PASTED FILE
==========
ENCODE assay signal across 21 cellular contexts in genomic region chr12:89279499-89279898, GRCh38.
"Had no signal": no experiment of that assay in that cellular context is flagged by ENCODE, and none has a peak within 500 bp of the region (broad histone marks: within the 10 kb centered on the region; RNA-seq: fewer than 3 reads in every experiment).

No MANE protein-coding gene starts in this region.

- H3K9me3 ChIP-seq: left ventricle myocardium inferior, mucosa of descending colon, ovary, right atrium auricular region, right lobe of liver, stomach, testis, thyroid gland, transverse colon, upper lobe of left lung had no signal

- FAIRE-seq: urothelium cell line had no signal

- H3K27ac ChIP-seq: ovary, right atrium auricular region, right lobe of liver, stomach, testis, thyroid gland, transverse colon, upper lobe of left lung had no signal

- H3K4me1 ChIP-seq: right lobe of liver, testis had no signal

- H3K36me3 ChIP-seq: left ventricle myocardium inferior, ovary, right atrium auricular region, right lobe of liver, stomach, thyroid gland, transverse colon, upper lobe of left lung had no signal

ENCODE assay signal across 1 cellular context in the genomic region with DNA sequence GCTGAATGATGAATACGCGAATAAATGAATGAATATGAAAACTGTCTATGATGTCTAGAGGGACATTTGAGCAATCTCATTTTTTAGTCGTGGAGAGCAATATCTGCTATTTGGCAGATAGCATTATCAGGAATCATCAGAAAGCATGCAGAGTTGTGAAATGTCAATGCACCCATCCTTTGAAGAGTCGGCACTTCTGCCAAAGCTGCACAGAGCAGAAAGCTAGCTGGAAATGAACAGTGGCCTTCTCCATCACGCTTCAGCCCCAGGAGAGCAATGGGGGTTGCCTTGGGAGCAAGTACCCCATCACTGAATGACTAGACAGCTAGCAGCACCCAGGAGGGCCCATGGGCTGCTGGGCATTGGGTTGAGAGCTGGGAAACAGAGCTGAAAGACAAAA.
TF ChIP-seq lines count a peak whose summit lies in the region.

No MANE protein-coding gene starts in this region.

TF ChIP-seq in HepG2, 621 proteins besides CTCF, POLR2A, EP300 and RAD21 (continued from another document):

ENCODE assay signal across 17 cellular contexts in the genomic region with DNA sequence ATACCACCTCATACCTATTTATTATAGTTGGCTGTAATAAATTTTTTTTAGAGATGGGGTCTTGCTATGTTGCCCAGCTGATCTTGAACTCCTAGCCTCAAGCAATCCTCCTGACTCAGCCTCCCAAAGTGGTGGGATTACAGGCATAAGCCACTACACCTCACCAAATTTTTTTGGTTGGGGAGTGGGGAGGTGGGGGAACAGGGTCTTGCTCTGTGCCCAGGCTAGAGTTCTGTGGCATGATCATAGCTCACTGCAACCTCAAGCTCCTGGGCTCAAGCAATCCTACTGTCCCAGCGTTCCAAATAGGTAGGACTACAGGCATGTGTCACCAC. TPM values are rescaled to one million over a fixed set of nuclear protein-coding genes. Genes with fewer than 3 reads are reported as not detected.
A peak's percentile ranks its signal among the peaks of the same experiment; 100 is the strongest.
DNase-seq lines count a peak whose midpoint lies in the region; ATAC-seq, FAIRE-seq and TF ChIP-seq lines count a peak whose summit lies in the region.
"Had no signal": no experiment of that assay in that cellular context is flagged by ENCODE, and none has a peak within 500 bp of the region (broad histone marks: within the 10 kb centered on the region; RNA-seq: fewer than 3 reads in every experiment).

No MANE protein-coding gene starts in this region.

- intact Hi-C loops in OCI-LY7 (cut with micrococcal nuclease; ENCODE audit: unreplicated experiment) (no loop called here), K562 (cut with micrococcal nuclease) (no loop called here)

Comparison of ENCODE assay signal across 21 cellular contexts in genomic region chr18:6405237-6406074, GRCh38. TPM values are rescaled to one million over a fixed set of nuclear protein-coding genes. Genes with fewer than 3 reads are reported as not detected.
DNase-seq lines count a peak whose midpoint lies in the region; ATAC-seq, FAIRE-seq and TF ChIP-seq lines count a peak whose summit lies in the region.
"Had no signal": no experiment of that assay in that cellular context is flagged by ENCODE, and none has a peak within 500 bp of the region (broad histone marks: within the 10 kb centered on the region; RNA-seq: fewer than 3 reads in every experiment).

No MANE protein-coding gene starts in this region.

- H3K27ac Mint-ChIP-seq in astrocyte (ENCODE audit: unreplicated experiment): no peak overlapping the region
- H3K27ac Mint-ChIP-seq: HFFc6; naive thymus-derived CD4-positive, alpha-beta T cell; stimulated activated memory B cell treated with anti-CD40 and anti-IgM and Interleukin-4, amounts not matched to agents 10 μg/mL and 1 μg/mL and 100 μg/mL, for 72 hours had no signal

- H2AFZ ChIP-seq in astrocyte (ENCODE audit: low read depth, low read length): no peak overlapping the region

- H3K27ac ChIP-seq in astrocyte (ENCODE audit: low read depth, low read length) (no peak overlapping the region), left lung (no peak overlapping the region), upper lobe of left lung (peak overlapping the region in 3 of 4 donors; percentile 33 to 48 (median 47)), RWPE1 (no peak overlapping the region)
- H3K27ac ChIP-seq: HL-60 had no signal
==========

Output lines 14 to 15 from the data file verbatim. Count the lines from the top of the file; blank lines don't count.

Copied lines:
A peak's percentile ranks its signal among the peaks of the same experiment; 100 is the strongest.
DNase-seq lines count a peak whose midpoint lies in the region; ATAC-seq, FAIRE-seq and TF ChIP-seq lines count a peak whose summit lies in the region.